Be critical of Asian representation in the mainstream media. It is often well-meaning but problematic due to a lack of research. For example, last year's premiere of Disney's Raya and the Last Dragon has opened a lively discussion. Despite being lauded and anticipated as the first animated film with a Southeast-Asian Disney princess, it also raised questions about sweeping generalizations and neglect to exhibit the vast cultural diversity between countries. (Smith, 2020)
Recognize racial biases and stereotypes we may find ourselves falling for. Even positive stereotypes like "model minority" or "crazy rich Asians" are harmful because they erase the individual journeys and differences between people.
Then, of course, be curious! There are so many things to discover and learn. For example, Asia Society Policy Institute has prepared a rich cultural program to celebrate this year's APA Heritage month:
- Films from filmmakers across Asia and the Asian diaspora
- Lessons on Asian American History with Catherine Choy
- A virtual reading room featuring authors of contemporary children's fiction about Asian and Asian American experience
- Webcast with the world's foremost scientists discussing AI evolution, its breakthroughs, and challenges
- In-person art tours, like the "Making Home: Artists and Immigration" in Texas
- Women's empowerment discussion about the impact AAPI women have made in various sectors around the world with prominent female leaders Ida Liu, Vicky Tsai, and Lulu Wang
- Interviews with trailblazing Asian American entrepreneurs, artists, activists, and administration officials
- Festival of Eid al-Fitr exploring Islamic arts and traditions
- Online family activities, like cooking uniquely Filipino dishes with Chef Ken Cacho
- and a wealth of other events and activities (Asia Society, 2022)
Fun Facts about Asian Pacific American Heritage Month
Suppose you plan Asian Pacific American heritage month for kids. In that case, it's better to focus on fascinating details about Asia and inspiring stories about people of Asian descent living in the USA. Here are some examples of fun tidbits about Asia:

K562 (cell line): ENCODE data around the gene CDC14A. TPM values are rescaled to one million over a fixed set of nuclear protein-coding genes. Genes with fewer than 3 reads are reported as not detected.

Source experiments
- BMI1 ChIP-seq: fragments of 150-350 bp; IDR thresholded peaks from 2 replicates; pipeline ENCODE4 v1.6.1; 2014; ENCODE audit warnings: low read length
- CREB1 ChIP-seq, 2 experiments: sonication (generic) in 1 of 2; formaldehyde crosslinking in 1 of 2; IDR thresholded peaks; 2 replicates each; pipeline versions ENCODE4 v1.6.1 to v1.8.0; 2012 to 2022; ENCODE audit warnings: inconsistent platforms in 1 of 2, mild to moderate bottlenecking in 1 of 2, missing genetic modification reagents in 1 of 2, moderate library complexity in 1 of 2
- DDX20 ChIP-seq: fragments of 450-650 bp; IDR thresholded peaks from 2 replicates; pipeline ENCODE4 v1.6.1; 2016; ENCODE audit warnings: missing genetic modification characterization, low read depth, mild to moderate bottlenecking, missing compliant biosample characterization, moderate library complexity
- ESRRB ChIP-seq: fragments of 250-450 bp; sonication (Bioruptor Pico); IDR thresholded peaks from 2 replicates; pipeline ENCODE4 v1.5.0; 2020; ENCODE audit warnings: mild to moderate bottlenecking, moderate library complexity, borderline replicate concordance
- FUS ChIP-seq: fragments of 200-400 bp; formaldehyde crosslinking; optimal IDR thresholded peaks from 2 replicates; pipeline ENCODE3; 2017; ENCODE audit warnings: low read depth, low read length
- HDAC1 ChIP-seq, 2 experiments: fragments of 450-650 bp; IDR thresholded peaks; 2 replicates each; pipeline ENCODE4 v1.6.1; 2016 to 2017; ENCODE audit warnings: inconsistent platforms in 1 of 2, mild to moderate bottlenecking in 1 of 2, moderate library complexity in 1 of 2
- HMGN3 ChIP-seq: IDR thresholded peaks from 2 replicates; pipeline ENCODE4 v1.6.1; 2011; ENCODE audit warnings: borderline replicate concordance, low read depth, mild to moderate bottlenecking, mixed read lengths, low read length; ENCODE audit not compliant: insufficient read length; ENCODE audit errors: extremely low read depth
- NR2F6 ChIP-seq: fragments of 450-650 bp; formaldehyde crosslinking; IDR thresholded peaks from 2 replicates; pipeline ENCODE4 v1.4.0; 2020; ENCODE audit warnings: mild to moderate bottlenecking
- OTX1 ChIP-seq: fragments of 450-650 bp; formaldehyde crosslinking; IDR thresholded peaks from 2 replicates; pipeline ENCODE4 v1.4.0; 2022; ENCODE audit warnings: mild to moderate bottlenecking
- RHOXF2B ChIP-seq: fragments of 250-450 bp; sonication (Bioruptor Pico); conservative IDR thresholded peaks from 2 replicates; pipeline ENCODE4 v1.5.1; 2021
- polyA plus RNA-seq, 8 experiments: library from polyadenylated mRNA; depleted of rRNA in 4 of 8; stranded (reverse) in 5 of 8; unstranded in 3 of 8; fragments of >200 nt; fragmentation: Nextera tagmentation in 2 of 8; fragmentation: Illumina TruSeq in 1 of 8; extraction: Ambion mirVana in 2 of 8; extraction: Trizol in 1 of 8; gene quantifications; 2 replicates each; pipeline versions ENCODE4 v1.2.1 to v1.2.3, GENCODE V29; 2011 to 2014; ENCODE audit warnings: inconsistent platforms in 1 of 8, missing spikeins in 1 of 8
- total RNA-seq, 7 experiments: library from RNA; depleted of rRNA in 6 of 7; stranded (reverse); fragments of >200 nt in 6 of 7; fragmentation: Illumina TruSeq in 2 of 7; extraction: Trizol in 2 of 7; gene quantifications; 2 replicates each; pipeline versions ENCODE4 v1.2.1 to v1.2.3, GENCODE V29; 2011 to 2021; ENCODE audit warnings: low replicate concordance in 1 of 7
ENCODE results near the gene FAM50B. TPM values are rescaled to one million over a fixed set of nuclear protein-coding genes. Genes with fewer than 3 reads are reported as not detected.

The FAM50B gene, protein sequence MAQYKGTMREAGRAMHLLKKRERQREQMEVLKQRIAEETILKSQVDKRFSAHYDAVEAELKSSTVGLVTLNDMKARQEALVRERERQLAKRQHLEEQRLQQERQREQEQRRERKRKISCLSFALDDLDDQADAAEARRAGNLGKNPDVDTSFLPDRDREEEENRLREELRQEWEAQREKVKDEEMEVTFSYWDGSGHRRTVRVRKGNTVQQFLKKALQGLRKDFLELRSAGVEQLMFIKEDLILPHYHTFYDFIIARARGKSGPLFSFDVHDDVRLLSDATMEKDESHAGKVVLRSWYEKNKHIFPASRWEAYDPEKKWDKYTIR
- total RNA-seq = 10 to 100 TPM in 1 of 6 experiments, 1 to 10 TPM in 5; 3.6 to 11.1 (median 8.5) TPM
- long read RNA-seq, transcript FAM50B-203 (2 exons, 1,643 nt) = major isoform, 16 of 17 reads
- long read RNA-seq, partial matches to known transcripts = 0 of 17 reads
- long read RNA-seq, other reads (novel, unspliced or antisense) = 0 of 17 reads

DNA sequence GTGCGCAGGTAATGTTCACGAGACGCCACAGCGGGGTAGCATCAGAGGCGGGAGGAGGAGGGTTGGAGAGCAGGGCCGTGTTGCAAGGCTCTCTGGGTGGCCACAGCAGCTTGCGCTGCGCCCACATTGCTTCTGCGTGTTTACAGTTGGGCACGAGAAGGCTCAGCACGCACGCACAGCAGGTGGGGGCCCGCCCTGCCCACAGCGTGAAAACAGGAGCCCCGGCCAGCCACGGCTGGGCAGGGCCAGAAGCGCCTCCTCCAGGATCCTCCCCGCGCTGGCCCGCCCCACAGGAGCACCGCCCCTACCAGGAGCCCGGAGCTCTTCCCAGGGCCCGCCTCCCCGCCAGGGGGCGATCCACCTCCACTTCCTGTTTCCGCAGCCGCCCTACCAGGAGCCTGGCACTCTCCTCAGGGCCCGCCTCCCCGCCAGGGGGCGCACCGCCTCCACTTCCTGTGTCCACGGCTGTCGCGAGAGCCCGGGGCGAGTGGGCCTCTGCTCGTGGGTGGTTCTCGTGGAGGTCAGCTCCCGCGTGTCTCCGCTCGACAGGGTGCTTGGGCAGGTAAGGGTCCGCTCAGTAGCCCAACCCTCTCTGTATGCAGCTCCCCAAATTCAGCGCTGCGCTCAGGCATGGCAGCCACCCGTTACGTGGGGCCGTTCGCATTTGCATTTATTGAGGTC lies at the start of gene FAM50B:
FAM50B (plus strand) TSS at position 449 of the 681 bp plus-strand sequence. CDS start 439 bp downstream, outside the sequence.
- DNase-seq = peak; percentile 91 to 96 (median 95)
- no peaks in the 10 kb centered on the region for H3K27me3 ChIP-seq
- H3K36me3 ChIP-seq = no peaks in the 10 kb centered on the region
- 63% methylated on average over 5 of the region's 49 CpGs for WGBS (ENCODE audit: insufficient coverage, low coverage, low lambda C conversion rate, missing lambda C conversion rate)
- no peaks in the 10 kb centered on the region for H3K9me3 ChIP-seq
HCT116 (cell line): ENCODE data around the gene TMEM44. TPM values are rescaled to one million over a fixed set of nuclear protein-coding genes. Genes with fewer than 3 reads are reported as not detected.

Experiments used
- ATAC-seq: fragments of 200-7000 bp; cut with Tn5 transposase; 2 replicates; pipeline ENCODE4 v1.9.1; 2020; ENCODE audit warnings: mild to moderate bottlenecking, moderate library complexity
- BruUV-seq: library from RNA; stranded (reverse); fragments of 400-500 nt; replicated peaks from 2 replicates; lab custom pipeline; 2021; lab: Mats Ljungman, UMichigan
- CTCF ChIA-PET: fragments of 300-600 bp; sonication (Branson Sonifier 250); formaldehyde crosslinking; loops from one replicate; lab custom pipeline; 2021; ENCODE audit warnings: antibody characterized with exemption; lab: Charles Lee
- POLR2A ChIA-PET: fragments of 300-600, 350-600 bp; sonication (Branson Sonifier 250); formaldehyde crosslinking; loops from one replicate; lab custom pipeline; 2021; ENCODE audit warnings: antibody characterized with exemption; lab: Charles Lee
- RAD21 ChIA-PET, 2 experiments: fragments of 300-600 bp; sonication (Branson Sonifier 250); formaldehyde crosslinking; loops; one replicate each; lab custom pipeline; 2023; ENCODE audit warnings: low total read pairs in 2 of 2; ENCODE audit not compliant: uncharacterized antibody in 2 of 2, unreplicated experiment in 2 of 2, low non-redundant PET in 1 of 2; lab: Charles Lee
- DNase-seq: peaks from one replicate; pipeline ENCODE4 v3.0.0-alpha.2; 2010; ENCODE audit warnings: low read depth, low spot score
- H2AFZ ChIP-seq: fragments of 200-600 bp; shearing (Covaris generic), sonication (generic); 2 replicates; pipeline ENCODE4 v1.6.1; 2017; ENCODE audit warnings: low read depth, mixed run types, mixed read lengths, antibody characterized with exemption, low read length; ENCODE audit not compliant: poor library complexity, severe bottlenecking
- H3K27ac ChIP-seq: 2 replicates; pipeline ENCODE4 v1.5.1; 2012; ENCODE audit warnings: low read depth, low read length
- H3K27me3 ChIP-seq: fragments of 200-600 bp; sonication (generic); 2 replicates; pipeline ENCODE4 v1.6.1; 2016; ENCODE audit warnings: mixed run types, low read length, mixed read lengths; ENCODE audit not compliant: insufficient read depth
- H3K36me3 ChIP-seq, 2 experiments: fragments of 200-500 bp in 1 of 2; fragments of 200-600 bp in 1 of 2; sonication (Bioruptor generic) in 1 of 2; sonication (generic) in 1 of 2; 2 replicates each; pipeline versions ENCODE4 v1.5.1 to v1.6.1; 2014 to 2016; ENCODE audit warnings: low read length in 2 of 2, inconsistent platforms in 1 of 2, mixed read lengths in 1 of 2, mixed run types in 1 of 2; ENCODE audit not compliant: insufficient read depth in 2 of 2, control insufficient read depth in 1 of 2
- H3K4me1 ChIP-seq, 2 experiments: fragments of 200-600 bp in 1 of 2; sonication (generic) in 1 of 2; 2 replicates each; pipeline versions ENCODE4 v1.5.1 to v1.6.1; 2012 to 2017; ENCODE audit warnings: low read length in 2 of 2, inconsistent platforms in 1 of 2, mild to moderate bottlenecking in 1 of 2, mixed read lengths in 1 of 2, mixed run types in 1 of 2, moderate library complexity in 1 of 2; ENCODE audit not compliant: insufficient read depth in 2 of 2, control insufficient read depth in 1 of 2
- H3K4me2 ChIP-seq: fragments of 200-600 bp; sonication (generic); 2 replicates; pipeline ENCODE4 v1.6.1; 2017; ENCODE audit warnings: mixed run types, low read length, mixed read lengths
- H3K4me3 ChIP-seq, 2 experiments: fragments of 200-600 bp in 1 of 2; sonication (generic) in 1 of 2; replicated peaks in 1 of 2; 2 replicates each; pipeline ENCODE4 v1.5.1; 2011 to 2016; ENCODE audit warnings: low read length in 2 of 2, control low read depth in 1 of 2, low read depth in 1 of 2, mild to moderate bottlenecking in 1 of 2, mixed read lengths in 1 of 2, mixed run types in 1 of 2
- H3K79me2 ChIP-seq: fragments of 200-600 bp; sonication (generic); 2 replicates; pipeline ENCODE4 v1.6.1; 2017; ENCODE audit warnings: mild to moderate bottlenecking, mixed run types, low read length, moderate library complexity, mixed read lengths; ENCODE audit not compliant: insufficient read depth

- Asia is the largest of the continents covering over 17 million square miles. That's about two times the size of North America and roughly 30% of all land on Earth. Over 4 billion people live in Asia, about 60% of the world's entire population.
- Asia is separated into six areas: Northern, Central, Eastern, Western, Southern, and South-East.
- The two most populated countries in the world are situated in Asia – China and India.
- Many of the world's religions come from Asia: Christianity, Judaism, Islam, Buddhism, and Hinduism.
- Japan is about the same size as California, but with three times as many people living there.
Don't limit your curiosity to merely one month. Ask questions, be open to learning new ideas, engage and enjoy! May will pass, but the perseverance, triumphs, influences, and contributions of generations of Asian Americans to this country will surround you every day.
- Moon, K. (2019, May 23). How One Woman's Story Led to the Creation of Asian Pacific American Heritage Month. Time. Retrieved May 26, 2022, from https://time.com/5592591/asian-pacific-heritage-month-history/
- History.com editors (2010, April 20). Transcontinental Railroad. History. Retrieved May 26, 2022, from https://www.history.com/topics/inventions/transcontinental-railroad
- Office of Administration (2022). Asian American & Native Hawaiian/Pacific Islander Heritage Month. Missouri.gov. Retrieved May 26, 2022, from https://oa2.mo.gov/asian-pacific-american-heritage-month-virtual-celebration
- Arlington Public Schools. (2022). The History of Asian Pacific American Heritage Month. Retrieved May 26, 2022, from https://www.apsva.us/aapi-heritage-month-history/
- Horton F. (1992, October 4). Asian/Pacific-American Heritage Month (House of Representatives). Congressional Record 102nd Congress (1991-1992). Retrieved May 26, 2022, from https://webarchive.loc.gov/congressional-record/20160304132756/http://thomas.loc.gov/cgi-bin/query/F?r102:71:./temp/~r102kGPQ50:e0:
- Asia Society (2022). Asian Pacific American Heritage Month at Asia Society. https://asiasociety.org/asian-pacific-american-heritage-month-asia-society
- Smith, I. (2020, November 4). "Raya and the Last Dragon:" The Conflict Over Asian Representation. The Issaquah High Times. Retrieved May 26, 2022, from https://ihsjournalism.online/4257/opinion/raya-and-the-last-dragon-the-conflict-over-asian-representation/